OAKLAND - Sunday started on a good note for the Bengals when wide receiver A.J. Green emerged from a sweat-inducing pre-game workout on the greensward at Oakland-Alameda County Coliseum and pronounced his ankle "good."
If it wasn't his first on-field workout in nearly two weeks, it was one of the first. He had to shut it down after the most intense practice of his comeback in a Nov. 4 practice caused swelling and soreness. What that means for next week's game against the Steelers at Paul Brown Stadium is anyone's guess as the Bengals hope to get him back for the end of the season.
As happened Friday, Green was ruled inactive Sunday. Same with rookie tight end Drew Sample (ankle) and right guard Alex Redmond (ankle/knee). Left tackle Cordy Glenn (concussion) was again inactive, along with third quarterback Jake Dolegala and cornerback Torry McTyer.
The final inactivation, defensive end Anthony Zettel, paves the way for new/old linebacker Hardy Nickerson to get some snaps. Nickerson has been on the practice squad all season after playing 30 games the previous two seasons as the Bengals play their first game after the release of veteran linebacker Preston Brown. Rookie Germaine Pratt is expected to make his third NFL start in his place, but if the Bengals are to challenge Raiders running back Josh Jacobs, 189 yards shy of 1,000, they may have to play that base defense of three backers they've rarely used. Nickerson or Jordan Evans, who played a season-high 11 snaps last week, have played hardy at all as the third guy with Pratt and veteran Nick Vigil.
OLD SCHOOL: The last Bengals' game in the Raiders' Black Hole for the last time and if there has ever been a more apt nickname for a road venue in Bengals lore, what could it possibly be?
Through Al Davis, John Madden, Ken Stabler, The Stork, Howie Long, Rich Gannon, and, yes, Bruce Gradkowski, the Bengals are 1-10 at Oakland-Alameda County Coliseum stretching back to that first one in the last days of the Humphrey-Nixon-Wallace presidential campaign of 1968.
On Oct. 27, 1968, Raiders quarterback Daryle Lamonica threw three touchdown passes, two to wide receiver Fred Biletnikof, as Oakland, just off an appearance in the second Super Bowl, beat the expansion Bengals, 31-10.
The Bengals didn't win out there until 47 years later, when one of three Bengals team that would finish 12-4 began their run convincingly with a 33-13 victory on Opening Day. After missing all but nine snaps of the previous season, tight end Tyler Eifert had his coming out party with two touchdown catches on the way 13 and a Pro Bowl berth.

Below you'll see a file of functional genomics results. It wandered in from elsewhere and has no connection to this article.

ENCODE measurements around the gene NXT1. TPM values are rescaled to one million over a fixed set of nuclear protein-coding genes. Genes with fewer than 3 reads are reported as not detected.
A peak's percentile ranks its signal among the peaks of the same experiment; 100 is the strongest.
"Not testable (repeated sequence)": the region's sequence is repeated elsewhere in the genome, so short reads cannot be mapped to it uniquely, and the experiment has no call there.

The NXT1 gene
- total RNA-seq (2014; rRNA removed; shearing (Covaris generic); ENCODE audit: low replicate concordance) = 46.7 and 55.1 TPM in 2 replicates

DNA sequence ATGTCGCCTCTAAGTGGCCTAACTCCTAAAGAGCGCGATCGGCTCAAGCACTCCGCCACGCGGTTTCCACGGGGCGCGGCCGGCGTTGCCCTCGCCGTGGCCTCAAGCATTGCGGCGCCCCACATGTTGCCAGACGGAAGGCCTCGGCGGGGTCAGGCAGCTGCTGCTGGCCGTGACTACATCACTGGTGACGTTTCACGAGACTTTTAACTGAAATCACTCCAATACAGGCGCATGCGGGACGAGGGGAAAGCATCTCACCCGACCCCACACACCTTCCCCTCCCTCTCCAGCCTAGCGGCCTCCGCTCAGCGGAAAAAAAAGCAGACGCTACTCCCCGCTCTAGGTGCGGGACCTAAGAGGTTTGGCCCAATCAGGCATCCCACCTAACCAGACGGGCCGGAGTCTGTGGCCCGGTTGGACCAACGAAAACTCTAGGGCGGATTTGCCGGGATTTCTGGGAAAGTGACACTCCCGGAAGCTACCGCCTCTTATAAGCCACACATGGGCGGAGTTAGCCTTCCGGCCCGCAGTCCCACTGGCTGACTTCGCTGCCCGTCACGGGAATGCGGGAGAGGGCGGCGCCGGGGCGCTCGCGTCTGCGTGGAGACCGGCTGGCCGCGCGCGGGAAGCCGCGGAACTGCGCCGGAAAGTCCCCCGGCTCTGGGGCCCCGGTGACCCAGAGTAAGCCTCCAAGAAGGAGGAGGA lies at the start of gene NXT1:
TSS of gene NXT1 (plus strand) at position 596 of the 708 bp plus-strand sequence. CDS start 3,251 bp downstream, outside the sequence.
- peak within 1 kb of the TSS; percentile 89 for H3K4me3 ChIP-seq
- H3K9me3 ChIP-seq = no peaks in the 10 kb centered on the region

"I remember it vividly," Eifert said last week. "The crowd was going nuts. There was a distinct smell. You could have got a contact high on the bench."
Just wait until Sunday. Not only will the famous villains of Raider Nation be smelling weed, they'll be sniffing a play-off berth at 5-4 with the Chiefs and Patrick Mahomes coming back to earth.
"It's got to be the only place in the league you can get a contact high on the sidelines," says Bengals offensive coordinator Brian Callahan, who went to "The Black Hole," first as the teen-aged son of the Raiders head coach and then last year as the quarterbacks coach in head coach Jon Gruden's second term.
"It was one of my best experiences in football," Callahan says. "It's like a big Halloween party. It was a blast. They show up rain or shine, no matter the record. They love that team. Last year we opened up against the Rams and the place was packed. The one I'll never forget is the AFC championship game they won (2002). That was the loudest I ever heard a stadium."
Bengals radio analyst Dave Lapham lived many of those tough Black Hole losses as the versatile 10-year offensive linemen in the '70s and '80s. None hurt more than the late December, 1975 AFC divisional play-off game with Bengals head coach Paul Brown a week away from the AFC title game.
Quarterback Ken Anderson was driving the Bengals late in the game to what would have been a winning a touchdown or at least a tying field goal. But Hall-of-Fame outside linebacker Ted "The Mad Stork," Hendricks, the 6-7 pass rusher, swooped away with the game on back-to-back sacks to take them out of field-goal range.
"We went to a slide protection after that," Lapham says. "They went big and we couldn't pick it up. We used a back and he was too small.
"That was a tough one. Paul felt like he had us on the cusp and he stepped down. That was his last game."
But it wasn't the last trip to The Black Hole.
"I remember after one game they tried to roll us. Tried to roll the bus," Lapham says. "They're nuts. The Black Hole is aptly named. They were using face paint before it was popular. In the end zone, they'd spit on you and call you everything they could think of. Every sentence usually had a four-letter word."
Lapham has a lot of respect for late Raiders boss Al Davis and how he found the talent to fit his philosophy. He also noted when his teams didn't have great speed (like Biletnikof)
and the Bengals came in with cutting-edge speed like wide receiver Isaac Curtis, Davis would make sure the Coliseum grass was high.
"It was like a field," Lapham says.
On Sunday, the Bengals got their last shot on that field.